I am a voracious reader. I read everywhere: on the couch, in the bath tub, in bed, on park benches, airplanes, busses, and in the subway. Reading, I shut out the world and immerse myself in the world the author has created for me. Reading is my solitary pleasure. The bond is between the writer and me. I have never allowed anyone in to share my pleasure. It felt as if I’d be letting the world in to watch me making love.
For that reason, I have never participated in a book club. The last time I discussed literature in a large group was more than 30 years ago in high school, more specifically my German Gymnasium. Back then, only one interpretation of a work of fiction was allowed, that of the teacher’s. I sat in class knowing that the teacher was wrong, that there was more than one way of looking at the text, that all interpretations had value. Writers are open-minded; they present the lives and motivations of even the most despicable characters and often do so without judgment. So it was with great trepidation that I attended my first book club meeting.
Fifty percent of all the books in translation published worldwide are translated from English, but only six percent are translated into English. This amounts to 400 foreign fiction books (of which approximately seven are German) per year translated into American English. The European Book Club was launched one year ago by the librarians of the Austrian, Czech, French, German, Italian, and Spanish Cultural Institutes in New York City to expose more Americans to the wonderful literature of their homelands. From the beginning, it was a huge success. The Polish, Romanian, and Norwegian libraries have subsequently joined.
I was prepared. Reading Katherina Hacker’s The Have-Nots had not been a pleasurable solitary experience. In fact, I had to force myself to get through the story of well-to-do thirty-somethings, who like the rest of Germany, seemed to suffer from low-level chronic depression. I had a hard time following the multitude of characters and the simultaneous stories lines. I didn't care for the 9/11 reference, the wealthy protagonists, their pain, angst, and ambiguity. I wondered why Hacker had won the 2006 German Book Prize.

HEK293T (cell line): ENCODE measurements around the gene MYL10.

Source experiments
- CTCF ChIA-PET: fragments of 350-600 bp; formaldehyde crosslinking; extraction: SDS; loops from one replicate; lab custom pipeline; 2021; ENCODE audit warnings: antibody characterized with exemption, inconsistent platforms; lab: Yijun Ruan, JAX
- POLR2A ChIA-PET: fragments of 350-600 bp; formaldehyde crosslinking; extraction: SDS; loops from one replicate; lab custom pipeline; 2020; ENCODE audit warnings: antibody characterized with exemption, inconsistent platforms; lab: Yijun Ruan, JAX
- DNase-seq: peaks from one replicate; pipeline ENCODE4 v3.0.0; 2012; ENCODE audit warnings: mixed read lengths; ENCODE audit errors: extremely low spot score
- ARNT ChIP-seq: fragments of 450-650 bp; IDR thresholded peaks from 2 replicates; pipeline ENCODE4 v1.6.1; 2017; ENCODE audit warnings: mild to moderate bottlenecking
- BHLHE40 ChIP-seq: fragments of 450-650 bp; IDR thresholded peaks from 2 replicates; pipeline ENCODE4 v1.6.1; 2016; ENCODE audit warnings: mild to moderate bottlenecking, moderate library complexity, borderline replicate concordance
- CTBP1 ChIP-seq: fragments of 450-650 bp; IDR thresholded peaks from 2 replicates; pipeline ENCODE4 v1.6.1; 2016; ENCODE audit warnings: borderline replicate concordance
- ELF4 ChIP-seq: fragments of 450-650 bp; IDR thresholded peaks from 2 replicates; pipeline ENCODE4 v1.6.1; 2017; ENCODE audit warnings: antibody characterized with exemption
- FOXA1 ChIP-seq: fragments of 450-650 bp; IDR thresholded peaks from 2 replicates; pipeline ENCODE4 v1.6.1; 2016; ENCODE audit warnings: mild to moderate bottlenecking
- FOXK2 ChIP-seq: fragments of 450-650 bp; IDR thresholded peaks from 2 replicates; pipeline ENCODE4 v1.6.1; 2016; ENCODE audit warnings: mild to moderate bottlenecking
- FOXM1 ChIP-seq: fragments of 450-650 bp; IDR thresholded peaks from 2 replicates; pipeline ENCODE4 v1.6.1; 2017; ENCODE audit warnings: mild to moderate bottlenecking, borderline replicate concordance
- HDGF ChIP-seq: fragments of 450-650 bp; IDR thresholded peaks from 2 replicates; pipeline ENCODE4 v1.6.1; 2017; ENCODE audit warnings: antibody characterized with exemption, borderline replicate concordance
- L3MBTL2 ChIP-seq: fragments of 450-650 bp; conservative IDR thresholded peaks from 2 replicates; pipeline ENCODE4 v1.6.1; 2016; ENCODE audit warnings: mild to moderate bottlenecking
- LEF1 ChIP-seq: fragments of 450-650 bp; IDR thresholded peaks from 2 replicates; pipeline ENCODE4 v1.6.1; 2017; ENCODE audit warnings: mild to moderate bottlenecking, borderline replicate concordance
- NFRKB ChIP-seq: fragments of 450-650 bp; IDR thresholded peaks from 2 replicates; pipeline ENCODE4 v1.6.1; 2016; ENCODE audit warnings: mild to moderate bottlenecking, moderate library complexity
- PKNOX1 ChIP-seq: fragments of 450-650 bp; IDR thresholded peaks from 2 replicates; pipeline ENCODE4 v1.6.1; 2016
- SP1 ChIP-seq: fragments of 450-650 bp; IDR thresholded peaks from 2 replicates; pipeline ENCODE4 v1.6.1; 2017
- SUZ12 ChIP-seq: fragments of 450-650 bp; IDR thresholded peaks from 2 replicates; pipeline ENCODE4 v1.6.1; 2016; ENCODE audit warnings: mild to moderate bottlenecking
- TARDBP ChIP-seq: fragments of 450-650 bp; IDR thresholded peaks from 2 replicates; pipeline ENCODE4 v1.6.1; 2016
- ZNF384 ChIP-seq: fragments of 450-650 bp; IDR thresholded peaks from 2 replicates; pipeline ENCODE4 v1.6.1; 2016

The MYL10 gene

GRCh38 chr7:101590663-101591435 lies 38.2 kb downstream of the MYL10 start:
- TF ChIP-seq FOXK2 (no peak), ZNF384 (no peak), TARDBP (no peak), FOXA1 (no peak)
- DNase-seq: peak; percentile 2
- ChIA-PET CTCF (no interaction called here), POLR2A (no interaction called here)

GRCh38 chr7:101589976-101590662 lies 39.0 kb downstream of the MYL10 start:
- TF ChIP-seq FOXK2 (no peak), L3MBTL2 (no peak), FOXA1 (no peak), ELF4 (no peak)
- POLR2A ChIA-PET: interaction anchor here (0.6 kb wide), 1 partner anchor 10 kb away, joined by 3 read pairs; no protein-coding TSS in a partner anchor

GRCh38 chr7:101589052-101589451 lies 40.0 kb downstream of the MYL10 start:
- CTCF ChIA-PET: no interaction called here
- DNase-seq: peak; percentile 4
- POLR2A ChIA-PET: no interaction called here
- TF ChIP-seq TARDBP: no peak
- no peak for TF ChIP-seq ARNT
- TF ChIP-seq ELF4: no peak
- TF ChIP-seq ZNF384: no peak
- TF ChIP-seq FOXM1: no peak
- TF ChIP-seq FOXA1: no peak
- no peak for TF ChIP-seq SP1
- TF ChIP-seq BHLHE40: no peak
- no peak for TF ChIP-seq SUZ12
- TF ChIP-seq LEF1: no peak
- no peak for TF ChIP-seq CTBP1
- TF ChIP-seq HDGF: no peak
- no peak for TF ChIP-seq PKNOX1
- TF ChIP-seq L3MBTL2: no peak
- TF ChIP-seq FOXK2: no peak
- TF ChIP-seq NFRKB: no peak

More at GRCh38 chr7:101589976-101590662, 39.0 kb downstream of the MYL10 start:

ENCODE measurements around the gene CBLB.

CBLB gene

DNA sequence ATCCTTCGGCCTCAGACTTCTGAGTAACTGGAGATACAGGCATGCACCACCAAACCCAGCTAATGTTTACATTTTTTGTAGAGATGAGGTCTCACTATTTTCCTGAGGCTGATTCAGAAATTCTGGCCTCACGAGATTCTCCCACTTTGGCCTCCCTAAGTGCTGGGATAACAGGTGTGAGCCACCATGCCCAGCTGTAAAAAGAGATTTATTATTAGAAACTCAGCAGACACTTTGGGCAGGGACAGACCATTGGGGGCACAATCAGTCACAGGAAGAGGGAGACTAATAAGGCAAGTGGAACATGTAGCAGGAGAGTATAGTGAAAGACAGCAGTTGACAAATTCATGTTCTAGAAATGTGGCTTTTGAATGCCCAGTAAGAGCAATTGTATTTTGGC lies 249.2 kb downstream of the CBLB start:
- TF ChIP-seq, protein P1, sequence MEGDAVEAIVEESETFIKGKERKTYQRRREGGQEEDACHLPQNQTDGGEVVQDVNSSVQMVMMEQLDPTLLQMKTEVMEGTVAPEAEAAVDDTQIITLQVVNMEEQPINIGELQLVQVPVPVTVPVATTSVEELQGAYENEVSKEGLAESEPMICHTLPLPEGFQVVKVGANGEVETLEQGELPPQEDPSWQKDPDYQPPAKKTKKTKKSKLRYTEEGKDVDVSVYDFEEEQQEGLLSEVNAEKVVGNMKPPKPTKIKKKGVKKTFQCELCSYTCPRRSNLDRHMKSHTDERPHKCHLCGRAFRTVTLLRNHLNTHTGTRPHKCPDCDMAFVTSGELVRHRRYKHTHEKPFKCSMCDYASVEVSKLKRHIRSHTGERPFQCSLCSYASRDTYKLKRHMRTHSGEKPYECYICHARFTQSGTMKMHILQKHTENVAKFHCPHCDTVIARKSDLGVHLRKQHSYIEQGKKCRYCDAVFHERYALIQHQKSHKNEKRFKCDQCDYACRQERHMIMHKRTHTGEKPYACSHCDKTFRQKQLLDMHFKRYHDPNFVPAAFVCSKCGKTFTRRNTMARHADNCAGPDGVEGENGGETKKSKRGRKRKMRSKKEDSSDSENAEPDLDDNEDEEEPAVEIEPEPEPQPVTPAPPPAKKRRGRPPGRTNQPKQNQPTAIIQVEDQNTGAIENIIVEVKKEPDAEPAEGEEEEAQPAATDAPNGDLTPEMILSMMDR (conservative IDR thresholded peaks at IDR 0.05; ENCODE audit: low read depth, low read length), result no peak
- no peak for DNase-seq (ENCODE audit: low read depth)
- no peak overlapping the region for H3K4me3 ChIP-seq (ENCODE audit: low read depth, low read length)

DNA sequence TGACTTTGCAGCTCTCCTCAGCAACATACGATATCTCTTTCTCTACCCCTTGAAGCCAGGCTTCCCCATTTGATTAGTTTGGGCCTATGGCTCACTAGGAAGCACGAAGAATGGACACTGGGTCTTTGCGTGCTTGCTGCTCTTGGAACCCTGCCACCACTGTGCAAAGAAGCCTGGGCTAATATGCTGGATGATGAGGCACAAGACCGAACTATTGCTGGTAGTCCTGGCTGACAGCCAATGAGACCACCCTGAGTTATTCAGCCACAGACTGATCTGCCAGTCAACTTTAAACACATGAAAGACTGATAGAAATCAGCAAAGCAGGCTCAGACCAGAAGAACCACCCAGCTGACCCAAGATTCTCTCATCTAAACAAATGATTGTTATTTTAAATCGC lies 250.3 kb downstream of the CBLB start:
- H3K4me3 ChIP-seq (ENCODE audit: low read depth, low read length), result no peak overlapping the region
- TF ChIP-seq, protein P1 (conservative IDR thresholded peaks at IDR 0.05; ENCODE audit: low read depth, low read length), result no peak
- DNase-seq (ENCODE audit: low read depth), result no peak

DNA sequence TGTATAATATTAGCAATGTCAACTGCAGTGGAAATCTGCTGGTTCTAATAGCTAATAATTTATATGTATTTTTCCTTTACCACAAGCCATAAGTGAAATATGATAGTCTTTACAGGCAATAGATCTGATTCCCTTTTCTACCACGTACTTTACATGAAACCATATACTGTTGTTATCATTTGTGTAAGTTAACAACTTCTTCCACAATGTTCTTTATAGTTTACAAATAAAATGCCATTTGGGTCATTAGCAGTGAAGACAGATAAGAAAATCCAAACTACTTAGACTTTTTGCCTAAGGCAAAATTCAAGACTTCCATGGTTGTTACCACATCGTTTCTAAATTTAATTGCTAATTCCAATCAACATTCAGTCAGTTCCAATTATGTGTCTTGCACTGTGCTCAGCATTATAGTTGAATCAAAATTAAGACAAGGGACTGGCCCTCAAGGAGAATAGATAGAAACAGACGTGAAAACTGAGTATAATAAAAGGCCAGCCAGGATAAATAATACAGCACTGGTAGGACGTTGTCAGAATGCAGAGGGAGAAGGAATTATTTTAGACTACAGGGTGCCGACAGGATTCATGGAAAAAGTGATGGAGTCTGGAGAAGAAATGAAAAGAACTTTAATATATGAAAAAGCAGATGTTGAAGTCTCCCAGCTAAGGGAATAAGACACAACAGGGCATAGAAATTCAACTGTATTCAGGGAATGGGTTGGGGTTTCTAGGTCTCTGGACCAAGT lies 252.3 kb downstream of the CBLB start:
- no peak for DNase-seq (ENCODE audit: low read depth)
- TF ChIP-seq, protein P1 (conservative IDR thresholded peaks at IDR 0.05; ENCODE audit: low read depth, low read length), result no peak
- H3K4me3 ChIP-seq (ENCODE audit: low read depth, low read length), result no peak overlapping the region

At the Goethe Institute’s new downtown location, twelve women and one man sat in a circle. Unsure how to act, I sat back to observe. Many participants found the novel difficult to read. Some had not finished the book. The group explored the motivation of the characters. The protagonists were one-dimensional and lacking in empathy. Had that been the writer's intention? We discussed the different prose style of American and German writers: great storytelling, entertaining literature as opposed to literature as Bildungsauftrag that made the reader work hard.
In no time I felt totally at ease and plunged into the discussion. We jumped around quite a bit, touched on the role of Holocaust in post World War II German consciousness, German guilt, and Herta Müller winning The Nobel Prize. Should we read her next? We discussed modernism in literature, Virginia Woolf, James Joyce. Maybe Katherina Hacker tried to do something similar? We all agreed that she didn't have the skill of those writers. We shared personal experiences about 9/11, living in Berlin, Poland, in Ceausescu's Romania, and as a Jewish American in 70s Germany.
I was impressed how polite and inclusive the group was. No one cut each other off. We pointed to the weak portions of the book with kindness. I sat there thinking what if I was to discuss this book with my friends in Germany? Would we have trashed the book, used much stronger language? Would we have been so kind?
After the official end of the book club, most stayed and continued the conversation over wine and pâté crackers. A diverse group of people had been brought together by their love for European literature. I was glad I had been part of it. This had been an extremely enjoyable evening. “When is the next meeting?” I asked before walking out the door. “Count me in.”